Global equities in SMSFs much higher

SMSFs do hold more Australian shares and cash than balanced institutional portfolios, but the weaknesses in the ATO data mean there is no definitive source on the exact proportions. SMSF allocation to global shares is likely to at least 10 to 20 times the level in the ATO data. Maybe more.

In fact, the official statistics are measuring in the wrong area, because few SMSFs actually invest in global shares directly. SMSF trustees are eager to use managed funds, LICs and ETFs to gain exposure to global companies because they are far less familiar with transacting on foreign exchanges than they are on the ASX.

Given the importance of SMSFs in holding one-third of all superannuation and the retirement savings of over one million Australians, and the design of superannuation policy, the knowledge about what they invest in needs significant improvement. This applies to much of the official data produced on SMSFs.

The ATO needs to run up a few red flags about using the data. SMSFs are not as badly diversified as most claim.


Graham Hand is Editor of Cuffelinks.


David Roberts
October 12, 2017

I must be an exception 38% International via ETFs and mfunds listed on the ASX. MGE, MGG, MHG, VG1, DRUG, FGG, IAA, IHVV, PAI, PAXX, PIXX, UBP & WEMG and thinking of adding more with the expected fall (or needed fall by C/W govt) in AUD/USD rate that way you make a profit from currency move in the unhedged ETFs. I did have direct shares in US but found trading in the middle of the night a bit overwhelming

SMSF Trustee
October 12, 2017

If it's a currency view you're taking why not just take a deposit in a foreign currency and remove the risk of a fall in shares going against you? Or an unhedged bond fund, which even if yields rise won't offset the capital impact of a fall in the AUD of any decent magnitude?

Seems to me that if the AUD does fall that much then global shares are also likely to drop a fair bit. Yes, you'll do better than just being in Australian shares if they fall, but it's not the smartest way to take an FX view.

Graham Hand
July 16, 2015

Thanks, Douglas, I've been looking for more proof points. I was interviewed by The Australian yesterday on this article (they expect to run a story next Tuesday) and said I thought overall it was about 10%, so good to know I was probably conservative. 20% is at the top end of studies I have seen.

Douglas Morris
July 16, 2015

Great point Graham, I agree. According to our data, for SMSF portfolios running on the Sharesight platform, the international exposure is more like 20%. Take into consideration that people using Sharesight are self-directed individuals, tending to be a bit more sophisticated.

Andrew Wakeling
July 04, 2015

Most of the SMSF money must be held by retirees or those close to retirement?. I guess most of the money is in relatively small funds? So the liabilities are on average relatively short and there isn't much buffer to absorb losses or time to wait for recoveries. Aggregate international equity exposure of more than 3% would at first sight seem excessively 'brave'. The average international equity exposure by member might reasonably be much higher, but I don't think available statistics give us such fugures.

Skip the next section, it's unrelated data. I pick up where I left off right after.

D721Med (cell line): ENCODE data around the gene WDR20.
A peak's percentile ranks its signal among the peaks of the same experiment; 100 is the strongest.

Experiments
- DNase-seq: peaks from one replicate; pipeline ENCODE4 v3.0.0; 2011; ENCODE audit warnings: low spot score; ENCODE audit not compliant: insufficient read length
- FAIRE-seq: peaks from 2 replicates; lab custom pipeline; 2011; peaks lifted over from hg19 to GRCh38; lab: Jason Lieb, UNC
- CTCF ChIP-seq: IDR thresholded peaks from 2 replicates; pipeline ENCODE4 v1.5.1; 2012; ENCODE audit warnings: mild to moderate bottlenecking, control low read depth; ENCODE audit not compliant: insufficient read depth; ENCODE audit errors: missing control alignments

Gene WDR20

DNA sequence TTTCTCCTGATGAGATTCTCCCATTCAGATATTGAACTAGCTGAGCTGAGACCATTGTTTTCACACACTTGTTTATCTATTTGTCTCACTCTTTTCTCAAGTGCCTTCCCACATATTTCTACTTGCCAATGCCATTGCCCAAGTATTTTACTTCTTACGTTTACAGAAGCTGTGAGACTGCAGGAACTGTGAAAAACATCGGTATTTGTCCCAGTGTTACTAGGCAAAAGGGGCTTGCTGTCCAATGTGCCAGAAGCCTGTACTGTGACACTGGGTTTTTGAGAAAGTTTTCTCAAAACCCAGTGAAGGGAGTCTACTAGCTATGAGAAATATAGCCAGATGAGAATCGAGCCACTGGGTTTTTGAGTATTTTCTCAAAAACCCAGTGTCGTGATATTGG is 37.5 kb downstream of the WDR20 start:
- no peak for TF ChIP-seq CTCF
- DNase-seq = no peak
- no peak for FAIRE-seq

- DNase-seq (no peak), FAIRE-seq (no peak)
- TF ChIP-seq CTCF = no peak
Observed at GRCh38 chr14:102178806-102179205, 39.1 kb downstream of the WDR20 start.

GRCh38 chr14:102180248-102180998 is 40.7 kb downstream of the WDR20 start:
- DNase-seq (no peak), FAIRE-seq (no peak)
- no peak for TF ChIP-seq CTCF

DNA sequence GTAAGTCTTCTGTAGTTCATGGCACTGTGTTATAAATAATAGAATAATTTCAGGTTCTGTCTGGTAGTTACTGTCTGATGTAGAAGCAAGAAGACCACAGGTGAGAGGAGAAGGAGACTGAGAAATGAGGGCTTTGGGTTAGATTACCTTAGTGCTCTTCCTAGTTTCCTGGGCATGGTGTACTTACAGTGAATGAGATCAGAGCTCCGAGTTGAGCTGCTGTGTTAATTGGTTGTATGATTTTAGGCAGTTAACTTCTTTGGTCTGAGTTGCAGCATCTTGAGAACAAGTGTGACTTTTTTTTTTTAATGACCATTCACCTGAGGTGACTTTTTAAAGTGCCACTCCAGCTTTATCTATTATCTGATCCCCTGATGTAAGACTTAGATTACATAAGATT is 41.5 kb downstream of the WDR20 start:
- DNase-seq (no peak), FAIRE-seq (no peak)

July 03, 2015

Thanks for this clarification and a bit of clarity; and I would add that Amcor, BHP, CSL and many others are fundamentally international companies, domiciled here (and local success stories).

Owning these can be a conscious decision to "gain international exposure", hopefully without tax complications and sometimes even franking credits.

Peter Worn
July 03, 2015

Great article Graham. They never let the facts get in the way of a good story!

July 03, 2015

I was so glad to see this myth debunked as time and time again I have had to argue with new clients that international exposure is much more widespread than reported. Typically the engineer and teacher clients are the ones who read up on asset allocations and question why my 15-35% allocation to international in warranted. On the flip side the last 3 years has made me look like a genius to them but I have had to remind them that it's good portfolio theory not my stock picking!

Disraeli and Mark Twain put it far better than I

Twain :"Figures often beguile me, particularly when I have the arranging of them myself; in which case the remark attributed to Disraeli would often apply with justice and force: "There are three kinds of lies: lies, damned lies and statistics."
- Mark Twain's Own Autobiography: The Chapters from the North American Review

Dugald Higgins
July 03, 2015

While Graham makes a valid point, I think it is important to recognise that the shift has been very recent. Using LICs and ETFs as an example, if you look at these sectors 12 months ago (June 2014), they were materially smaller than they are now. As a case in point, International ETFs were 23% of that sector and international LICs made up 17% (by value). This compares to 37% and 35% respectively today. I thinks it's correct to highlight that the shift is occurring, and the ATO data of increasingly little use and the same old tired commentary no-longer applies in the same way. But in fairness, given these articles were appearing more than a year ago (and I've written them myself!), its probably having the desired effect.

July 29, 2015

I think Dugald is right. I remember back in 2009 when iShares (international ETFs) had just listed, and many of the people in my shareholder discussion group (most of whom are over 60) didn't want to know about them and didn't care.

The reason ? It was 'international' so they couldn't 'touch and see' the company, they thought withholding tax was going to be an issue, but most of all, they also were addicted to their fully franked dividends (and franking credit refunds). My experience of retirees is that most want the income stream from fully franked dividends, not necessarily capital growth (which, if you ask any American, is why you buy equities).

The shift to international is occurring, but at the risk of being smug, the time to do it was when the dollar was around parity and the international markets were much lower; and yes, that was when I was investing to be overweight global equities. The boat has already sailed.